Thursday, July 29, 2010
This has been a special year for reggae music: Jimmy Cliff became the second reggae musician – after some guy named Bob Marley – to be inducted into the Rock and Roll Hall of Fame. The honor gave deserved credit to one of the genre’s all-stars, who (among other accomplishments) helped popularize reggae in America with his 1972 film, The Harder They Come. The honor was also a reminder that several reggae greats have conducted careers warranting an induction. Some of the legends who merit spots next to Marley and Cliff in Cleveland will perform at this year’s 15th annual Monterey Bay Reggaefest.
Sly and Robbie, aka the “Riddim Twins” (6pm Sunday; Monterey Bay Reggaefest stage) should easily qualify for a spot if only because they’ve played on or produced more than an estimated 200,000 tracks since arriving on the scene in the mid-’70s – and that doesn’t even include dubs and remixes. The duo has provided rhythm sections on albums for just about every well-known reggae musician, including the Mighty Diamonds, Bunny Wailer and Jacob Miller.
Lowell “Sly” Dunbar and Robert “Robbie” Shakespeare are also known for their progressiveness in the studio: In the 1980s, they were among the first reggae musicians to use computer programming to assist in the music-making process. The pair’s almost endless supply of rhythms and beats are a freeform cocktail of sounds inspired by everything around them.
“I create by listening to people and I try to hear the drums and I go for that sound,” Dunbar told the Fog City Journal. “And when I go for that sound, I try to get the spirit of it.”
Barrington Levy (8:30pm Saturday; Monterey Bay Reggaefest stage) became a roots reggae icon after leaving the short-lived duo Mighty Multitude in 1976.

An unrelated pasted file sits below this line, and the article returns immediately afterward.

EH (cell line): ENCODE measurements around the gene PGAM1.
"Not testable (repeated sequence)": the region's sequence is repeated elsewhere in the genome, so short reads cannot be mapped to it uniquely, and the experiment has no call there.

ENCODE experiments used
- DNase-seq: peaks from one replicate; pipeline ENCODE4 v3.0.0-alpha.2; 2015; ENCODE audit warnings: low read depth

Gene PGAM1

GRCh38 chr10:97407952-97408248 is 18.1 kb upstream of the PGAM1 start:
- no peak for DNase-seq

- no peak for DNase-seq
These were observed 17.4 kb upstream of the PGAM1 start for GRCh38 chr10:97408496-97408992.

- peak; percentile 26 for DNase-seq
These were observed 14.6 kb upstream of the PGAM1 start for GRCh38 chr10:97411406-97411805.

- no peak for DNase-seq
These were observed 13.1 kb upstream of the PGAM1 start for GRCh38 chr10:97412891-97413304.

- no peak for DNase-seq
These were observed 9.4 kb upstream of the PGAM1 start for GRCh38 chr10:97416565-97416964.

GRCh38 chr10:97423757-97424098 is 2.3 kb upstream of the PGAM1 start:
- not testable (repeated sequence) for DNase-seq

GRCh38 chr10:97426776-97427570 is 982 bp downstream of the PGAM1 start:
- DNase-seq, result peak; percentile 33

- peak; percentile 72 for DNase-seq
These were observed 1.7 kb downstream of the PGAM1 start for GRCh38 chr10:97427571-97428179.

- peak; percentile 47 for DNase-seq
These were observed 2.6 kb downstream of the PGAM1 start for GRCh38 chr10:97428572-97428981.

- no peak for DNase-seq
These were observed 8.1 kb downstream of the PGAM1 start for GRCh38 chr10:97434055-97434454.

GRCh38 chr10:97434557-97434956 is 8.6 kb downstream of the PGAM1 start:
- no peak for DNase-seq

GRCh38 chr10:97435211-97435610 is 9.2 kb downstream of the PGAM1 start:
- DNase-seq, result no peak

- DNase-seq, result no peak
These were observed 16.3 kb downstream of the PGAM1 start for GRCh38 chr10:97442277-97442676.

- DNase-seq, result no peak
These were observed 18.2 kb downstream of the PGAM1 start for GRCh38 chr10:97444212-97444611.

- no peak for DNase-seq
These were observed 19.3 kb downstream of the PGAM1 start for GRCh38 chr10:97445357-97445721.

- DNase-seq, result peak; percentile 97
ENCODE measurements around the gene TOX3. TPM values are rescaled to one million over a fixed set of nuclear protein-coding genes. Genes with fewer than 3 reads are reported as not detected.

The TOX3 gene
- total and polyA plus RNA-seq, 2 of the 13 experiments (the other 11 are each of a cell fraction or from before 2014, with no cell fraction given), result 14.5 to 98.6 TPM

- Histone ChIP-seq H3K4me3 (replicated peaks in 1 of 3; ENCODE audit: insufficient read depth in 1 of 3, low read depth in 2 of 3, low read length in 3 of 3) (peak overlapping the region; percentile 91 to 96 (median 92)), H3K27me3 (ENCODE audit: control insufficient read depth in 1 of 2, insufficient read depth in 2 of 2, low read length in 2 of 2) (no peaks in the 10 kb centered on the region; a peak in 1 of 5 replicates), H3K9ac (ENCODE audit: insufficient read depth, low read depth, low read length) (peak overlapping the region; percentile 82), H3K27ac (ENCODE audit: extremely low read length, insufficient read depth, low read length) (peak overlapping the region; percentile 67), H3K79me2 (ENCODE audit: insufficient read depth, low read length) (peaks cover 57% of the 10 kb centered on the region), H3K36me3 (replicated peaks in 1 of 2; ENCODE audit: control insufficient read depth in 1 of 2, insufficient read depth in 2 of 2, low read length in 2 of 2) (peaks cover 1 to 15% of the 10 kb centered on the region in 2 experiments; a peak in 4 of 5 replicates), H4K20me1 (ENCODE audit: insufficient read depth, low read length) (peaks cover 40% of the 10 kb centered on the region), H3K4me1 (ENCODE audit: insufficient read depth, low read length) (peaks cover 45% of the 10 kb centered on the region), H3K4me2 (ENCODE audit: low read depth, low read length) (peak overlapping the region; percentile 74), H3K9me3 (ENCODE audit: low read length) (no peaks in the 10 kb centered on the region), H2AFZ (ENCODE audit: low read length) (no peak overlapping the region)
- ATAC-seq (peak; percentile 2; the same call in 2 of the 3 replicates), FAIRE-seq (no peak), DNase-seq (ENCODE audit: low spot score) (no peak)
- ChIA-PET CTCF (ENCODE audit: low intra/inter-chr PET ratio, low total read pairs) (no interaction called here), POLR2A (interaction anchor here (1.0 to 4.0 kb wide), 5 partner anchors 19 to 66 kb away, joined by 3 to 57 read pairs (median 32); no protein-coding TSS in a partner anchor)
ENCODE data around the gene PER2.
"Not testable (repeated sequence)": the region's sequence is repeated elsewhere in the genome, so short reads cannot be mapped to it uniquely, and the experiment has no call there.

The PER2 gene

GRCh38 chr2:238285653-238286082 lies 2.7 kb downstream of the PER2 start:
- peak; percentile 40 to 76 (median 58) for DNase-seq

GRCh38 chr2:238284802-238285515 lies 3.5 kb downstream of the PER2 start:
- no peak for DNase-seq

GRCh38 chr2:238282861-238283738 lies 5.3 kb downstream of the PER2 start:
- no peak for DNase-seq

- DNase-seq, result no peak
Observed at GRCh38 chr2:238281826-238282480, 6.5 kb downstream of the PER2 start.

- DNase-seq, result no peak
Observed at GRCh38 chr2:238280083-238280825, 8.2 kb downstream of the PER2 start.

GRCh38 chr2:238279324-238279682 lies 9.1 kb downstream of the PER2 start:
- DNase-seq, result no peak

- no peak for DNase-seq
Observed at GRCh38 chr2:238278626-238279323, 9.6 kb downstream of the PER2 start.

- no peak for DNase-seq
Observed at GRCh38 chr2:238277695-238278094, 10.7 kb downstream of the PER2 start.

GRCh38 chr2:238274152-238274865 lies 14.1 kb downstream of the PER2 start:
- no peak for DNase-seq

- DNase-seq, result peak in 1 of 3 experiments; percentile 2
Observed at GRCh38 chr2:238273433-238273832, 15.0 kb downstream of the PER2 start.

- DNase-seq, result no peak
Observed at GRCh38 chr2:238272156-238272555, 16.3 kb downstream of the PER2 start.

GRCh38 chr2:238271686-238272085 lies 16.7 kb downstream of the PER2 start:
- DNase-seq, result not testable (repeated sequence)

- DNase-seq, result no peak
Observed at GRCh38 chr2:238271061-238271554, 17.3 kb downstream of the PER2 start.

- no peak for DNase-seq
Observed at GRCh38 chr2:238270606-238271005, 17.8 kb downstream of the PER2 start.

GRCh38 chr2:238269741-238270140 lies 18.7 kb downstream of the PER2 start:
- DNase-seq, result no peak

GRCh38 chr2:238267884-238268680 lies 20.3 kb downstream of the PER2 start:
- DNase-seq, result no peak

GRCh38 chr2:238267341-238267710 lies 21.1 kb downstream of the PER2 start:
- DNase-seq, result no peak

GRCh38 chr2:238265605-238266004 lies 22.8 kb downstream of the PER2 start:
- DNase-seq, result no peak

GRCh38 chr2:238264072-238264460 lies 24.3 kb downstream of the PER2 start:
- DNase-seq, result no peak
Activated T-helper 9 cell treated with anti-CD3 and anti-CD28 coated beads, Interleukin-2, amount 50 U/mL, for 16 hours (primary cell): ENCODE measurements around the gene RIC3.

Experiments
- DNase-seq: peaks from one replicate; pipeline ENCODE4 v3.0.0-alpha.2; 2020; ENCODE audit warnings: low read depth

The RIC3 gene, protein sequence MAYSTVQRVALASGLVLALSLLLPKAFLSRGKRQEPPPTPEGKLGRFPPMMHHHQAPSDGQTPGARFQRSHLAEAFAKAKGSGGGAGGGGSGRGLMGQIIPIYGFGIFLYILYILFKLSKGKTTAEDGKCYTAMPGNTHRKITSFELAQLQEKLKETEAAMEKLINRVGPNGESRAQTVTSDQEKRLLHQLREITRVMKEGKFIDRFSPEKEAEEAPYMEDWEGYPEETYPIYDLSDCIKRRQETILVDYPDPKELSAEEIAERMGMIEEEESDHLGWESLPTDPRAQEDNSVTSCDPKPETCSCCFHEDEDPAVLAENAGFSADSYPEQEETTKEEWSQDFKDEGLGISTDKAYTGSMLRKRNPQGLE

“My inspiration comes on and on every day,” Levy said in an MCA Records interview. “I wake up, I walk on the street, I observe what’s going on around me, so I just get my inspiration from my every day walking up and down and observing people.”
The narrative style of Levy’s classic “Robber Man” – a first-person account about growing up in the poverty-stricken Jamaican tenements, where the poor rob the poor – makes it a reggae standout. “My momma sent me out to buy some mutton/ He says to me: Shut up boy, me want to hear no nothing,” he sings.
But it’s Levy’s ballsy political rants that have helped make him a world-renowned musician. “Hypocrites,” a perfect theme song for George Bush’s presidency, is a portrait of an artist standing up to a government he fears.
Third World (8:30pm Sunday; Monterey Bay Reggaefest stage) has also been around since reggae’s golden era. In January, the band – which has released more than 15 albums over the years – celebrated its 35th anniversary with a sold-out concert in Trelawny, Jamaica.
“I never even thought we’d get started as a band,” says Third World bassist and one of its founding members, Richie Daley. “We were like pioneers because no band did what we did before in terms of a group of musicians; there were only individual singers like Bob Marley and Ken Booth.”
It was in 1974, when Third World opened for Marley and the Jackson 5, that the five-piece group made its presence known throughout the world.
“We were the first band on, but we didn’t go unnoticed,” Daley says. “We were amongst the demigods of music and we had only 15 minutes, but we used it well.”
One of Third World’s appeals is its incorporation of cultural and ancestral roots into its music, even in love songs.
“We didn’t know where else to go with the music,” Daley says. “Even our love songs have a deep meaning.”
On the late ’80s hit “Forbidden Love,” Third World relays the global message that love is blind to skin color, politics and religious belief: “We both know the feeling’s fine, but society says it should never be.”
Daley says that while the message in reggae music has become less political over the years, Third World – which recently finished recording its new album, Patriot, due out sometime in August – continues to scribe socially conscience tunes with edgy flair.
Growing up in Jamaica, Daley says most of his musical influences were American artists like Sly and the Family Stone, Curtis Mayfield and James Brown. The band was truly honored to record “Try Jah Love” in 1982 with Stevie Wonder, who was another big influence.
“It was nothing short of incredible,” Daley says. “I learned humility from [Wonder]; he’s so amazingly talented and so humble at the same time. He would treat every human being on the same level.”
Like rock and roll, reggae is here to stay. Take it from the late Peter Tosh.
“Soon the earth will tilt on its axis and begin to dance to the reggae beat to the accompaniment of earthquake,” he said. “And who can resist the dance of the earthquake, mon?”